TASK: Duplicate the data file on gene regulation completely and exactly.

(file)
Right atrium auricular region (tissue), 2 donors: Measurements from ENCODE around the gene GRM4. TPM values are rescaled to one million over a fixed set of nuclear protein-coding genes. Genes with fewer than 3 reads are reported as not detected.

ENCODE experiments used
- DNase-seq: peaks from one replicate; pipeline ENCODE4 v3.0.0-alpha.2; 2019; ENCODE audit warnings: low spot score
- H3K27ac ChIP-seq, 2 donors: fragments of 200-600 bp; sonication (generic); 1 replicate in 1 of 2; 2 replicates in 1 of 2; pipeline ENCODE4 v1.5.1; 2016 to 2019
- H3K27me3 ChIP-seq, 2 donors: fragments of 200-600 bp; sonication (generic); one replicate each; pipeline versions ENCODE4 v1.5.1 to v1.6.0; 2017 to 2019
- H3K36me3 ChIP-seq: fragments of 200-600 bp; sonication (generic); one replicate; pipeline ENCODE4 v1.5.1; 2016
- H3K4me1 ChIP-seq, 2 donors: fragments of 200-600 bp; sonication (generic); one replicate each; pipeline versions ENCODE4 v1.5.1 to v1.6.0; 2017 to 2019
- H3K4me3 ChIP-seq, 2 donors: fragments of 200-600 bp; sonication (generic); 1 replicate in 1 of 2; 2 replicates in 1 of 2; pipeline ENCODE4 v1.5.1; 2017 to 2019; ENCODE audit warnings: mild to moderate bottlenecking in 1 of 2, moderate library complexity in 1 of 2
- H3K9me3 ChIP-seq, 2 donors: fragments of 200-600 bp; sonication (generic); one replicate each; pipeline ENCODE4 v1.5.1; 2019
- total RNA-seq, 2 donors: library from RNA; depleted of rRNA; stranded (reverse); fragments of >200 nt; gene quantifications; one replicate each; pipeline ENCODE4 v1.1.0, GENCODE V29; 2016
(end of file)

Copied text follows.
Right atrium auricular region (tissue), 2 donors: Measurements from ENCODE around the gene GRM4. TPM values are rescaled to one million over a fixed set of nuclear protein-coding genes. Genes with fewer than 3 reads are reported as not detected.

ENCODE experiments used
- DNase-seq: peaks from one replicate; pipeline ENCODE4 v3.0.0-alpha.2; 2019; ENCODE audit warnings: low spot score
- H3K27ac ChIP-seq, 2 donors: fragments of 200-600 bp; sonication (generic); 1 replicate in 1 of 2; 2 replicates in 1 of 2; pipeline ENCODE4 v1.5.1; 2016 to 2019
- H3K27me3 ChIP-seq, 2 donors: fragments of 200-600 bp; sonication (generic); one replicate each; pipeline versions ENCODE4 v1.5.1 to v1.6.0; 2017 to 2019
- H3K36me3 ChIP-seq: fragments of 200-600 bp; sonication (generic); one replicate; pipeline ENCODE4 v1.5.1; 2016
- H3K4me1 ChIP-seq, 2 donors: fragments of 200-600 bp; sonication (generic); one replicate each; pipeline versions ENCODE4 v1.5.1 to v1.6.0; 2017 to 2019
- H3K4me3 ChIP-seq, 2 donors: fragments of 200-600 bp; sonication (generic); 1 replicate in 1 of 2; 2 replicates in 1 of 2; pipeline ENCODE4 v1.5.1; 2017 to 2019; ENCODE audit warnings: mild to moderate bottlenecking in 1 of 2, moderate library complexity in 1 of 2
- H3K9me3 ChIP-seq, 2 donors: fragments of 200-600 bp; sonication (generic); one replicate each; pipeline ENCODE4 v1.5.1; 2019
- total RNA-seq, 2 donors: library from RNA; depleted of rRNA; stranded (reverse); fragments of >200 nt; gene quantifications; one replicate each; pipeline ENCODE4 v1.1.0, GENCODE V29; 2016